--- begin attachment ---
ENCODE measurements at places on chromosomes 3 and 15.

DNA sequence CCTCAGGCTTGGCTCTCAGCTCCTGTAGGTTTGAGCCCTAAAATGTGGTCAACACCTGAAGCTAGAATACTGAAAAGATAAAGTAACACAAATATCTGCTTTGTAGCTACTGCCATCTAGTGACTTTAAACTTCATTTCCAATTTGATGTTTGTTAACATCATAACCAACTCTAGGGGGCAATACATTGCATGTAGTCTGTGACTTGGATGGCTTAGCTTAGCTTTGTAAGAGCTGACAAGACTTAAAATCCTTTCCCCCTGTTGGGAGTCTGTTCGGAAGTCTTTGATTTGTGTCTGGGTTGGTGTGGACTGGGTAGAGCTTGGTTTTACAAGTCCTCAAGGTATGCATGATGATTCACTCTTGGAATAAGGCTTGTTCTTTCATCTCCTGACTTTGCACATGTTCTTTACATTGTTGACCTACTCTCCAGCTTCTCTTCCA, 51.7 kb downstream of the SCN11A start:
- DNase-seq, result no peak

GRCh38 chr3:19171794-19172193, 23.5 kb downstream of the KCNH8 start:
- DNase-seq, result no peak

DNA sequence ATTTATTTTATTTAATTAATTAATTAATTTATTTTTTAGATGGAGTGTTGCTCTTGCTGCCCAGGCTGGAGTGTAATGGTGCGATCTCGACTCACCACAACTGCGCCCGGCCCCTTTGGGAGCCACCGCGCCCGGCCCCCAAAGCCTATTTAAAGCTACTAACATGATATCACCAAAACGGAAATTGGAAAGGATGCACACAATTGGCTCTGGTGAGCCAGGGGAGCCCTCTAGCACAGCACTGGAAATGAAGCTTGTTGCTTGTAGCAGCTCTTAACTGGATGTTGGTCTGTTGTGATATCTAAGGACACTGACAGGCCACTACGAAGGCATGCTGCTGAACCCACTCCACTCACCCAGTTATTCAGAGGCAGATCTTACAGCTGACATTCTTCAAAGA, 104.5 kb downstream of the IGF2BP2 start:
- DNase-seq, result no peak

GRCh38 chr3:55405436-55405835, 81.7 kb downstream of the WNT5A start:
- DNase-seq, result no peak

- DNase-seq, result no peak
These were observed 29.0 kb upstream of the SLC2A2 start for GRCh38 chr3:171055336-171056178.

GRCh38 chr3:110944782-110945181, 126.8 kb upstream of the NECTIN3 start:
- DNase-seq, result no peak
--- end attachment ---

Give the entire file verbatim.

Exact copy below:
ENCODE measurements at places on chromosomes 3 and 15.

DNA sequence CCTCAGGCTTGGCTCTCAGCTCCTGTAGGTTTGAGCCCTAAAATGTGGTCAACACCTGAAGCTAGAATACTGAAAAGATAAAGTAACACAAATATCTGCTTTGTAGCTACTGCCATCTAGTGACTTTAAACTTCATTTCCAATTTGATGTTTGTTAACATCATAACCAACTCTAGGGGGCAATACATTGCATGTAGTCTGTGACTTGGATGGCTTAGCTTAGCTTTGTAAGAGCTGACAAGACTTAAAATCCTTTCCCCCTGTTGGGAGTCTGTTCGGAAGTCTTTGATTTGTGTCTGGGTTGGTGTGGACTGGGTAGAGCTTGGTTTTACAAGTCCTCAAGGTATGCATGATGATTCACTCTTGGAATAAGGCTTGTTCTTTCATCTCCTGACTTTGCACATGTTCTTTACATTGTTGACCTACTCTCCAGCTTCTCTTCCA, 51.7 kb downstream of the SCN11A start:
- DNase-seq, result no peak

GRCh38 chr3:19171794-19172193, 23.5 kb downstream of the KCNH8 start:
- DNase-seq, result no peak

DNA sequence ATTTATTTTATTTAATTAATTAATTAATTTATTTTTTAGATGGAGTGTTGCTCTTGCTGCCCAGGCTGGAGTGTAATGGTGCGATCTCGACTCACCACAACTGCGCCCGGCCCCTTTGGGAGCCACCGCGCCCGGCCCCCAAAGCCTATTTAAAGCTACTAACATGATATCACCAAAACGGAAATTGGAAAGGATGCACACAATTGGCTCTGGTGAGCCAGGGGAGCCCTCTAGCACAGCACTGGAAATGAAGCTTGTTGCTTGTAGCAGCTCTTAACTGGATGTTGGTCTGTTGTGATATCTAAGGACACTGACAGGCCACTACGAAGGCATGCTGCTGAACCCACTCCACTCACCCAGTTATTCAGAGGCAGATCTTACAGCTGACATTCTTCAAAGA, 104.5 kb downstream of the IGF2BP2 start:
- DNase-seq, result no peak

GRCh38 chr3:55405436-55405835, 81.7 kb downstream of the WNT5A start:
- DNase-seq, result no peak

- DNase-seq, result no peak
These were observed 29.0 kb upstream of the SLC2A2 start for GRCh38 chr3:171055336-171056178.

GRCh38 chr3:110944782-110945181, 126.8 kb upstream of the NECTIN3 start:
- DNase-seq, result no peak